Since it was first published in 1987, Galactic Dynamics has become the most widely used advanced textbook on the structure and dynamics of galaxies and one of the most cited references in astrophysics. Now, in this extensively revised and updated edition, James Binney and Scott Tremaine describe the dramatic recent advances in this subject, making Galactic Dynamics the most authoritative introduction to galactic astrophysics available to advanced undergraduate students, graduate students, and researchers. Every part of the book has been thoroughly overhauled, and many sections have been completely rewritten. Many new topics are covered, including N-body simulation methods, black holes in stellar systems, linear stability and response theory, and galaxy formation in the cosmological context. Binney and Tremaine, two of the world's leading astrophysicists, use the tools of theoretical physics to describe how galaxies and other stellar systems work, succinctly and lucidly explaining theoretical principles and their applications to observational phenomena. They provide readers with an understanding of stellar dynamics at the level needed to reach the frontiers of the subject. This new edition of the classic text is the definitive introduction to the field. ?
This unit will provide the student with a broad and thorough understanding of the observed properties of galaxies and the key physical processes affecting their evolution and dynamics. Key topics include (1) galactic structure and morphology; (2) distance indicators; (3) scaling relations; and (4) large scale structures and environmental effects. The content is explored with reference to a range of applications and physical contexts, including a discussion of open problems in galactic dynamics.
Students are able to (1) discuss current research in the field of galaxy evolution, using the language and reasoning at the level of a junior research scientist in the field; (2) critically interpret current state-of-the-art research on the topic; (3) quantify the effect of the environment on galaxy evolution and the key time scales regulating the growth of galaxies; (4) directly analyse astronomical data in the framework of galaxy evolution; and (5) demonstrate a critical understanding of open problems in galactic dynamics.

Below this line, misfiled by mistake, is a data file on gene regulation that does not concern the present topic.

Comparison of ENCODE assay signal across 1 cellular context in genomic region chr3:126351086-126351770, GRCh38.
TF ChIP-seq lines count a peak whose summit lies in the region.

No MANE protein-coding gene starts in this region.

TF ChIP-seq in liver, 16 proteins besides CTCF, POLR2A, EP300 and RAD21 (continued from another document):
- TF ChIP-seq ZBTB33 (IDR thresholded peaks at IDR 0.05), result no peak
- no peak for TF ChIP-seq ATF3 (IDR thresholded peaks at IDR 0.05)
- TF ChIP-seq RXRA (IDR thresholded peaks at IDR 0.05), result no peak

galpy is a python package for galactic dynamics. It supports orbit integration in a variety of potentials, evaluating and sampling various distribution functions, and the calculation of action-angle coordinates for all static potentials.
Since it was first published in 1987, Galactic Dynamics has become the most widely used advanced textbook on the structure and dynamics of galaxies and one of the most cited references in astrophysics. Now, in this extensively revised and updated edition, James Binney and Scott Tremaine describe the dramatic recent advances in this subject, making Galactic Dynamics the most authoritative introduction to galactic astrophysics available to advanced undergraduate students, graduate students, and researchers.
Every part of the book has been thoroughly overhauled, and many sections have been completely rewritten. Many new topics are covered, including N-body simulation methods, black holes in stellar systems, linear stability and response theory, and galaxy formation in the cosmological context. Binney and Tremaine, two of the world's leading astrophysicists, use the tools of theoretical physics to describe how galaxies and other stellar systems work, succinctly and lucidly explaining theoretical principles and their applications to observational phenomena. They provide readers with an understanding of stellar dynamics at the level needed to reach the frontiers of the subject.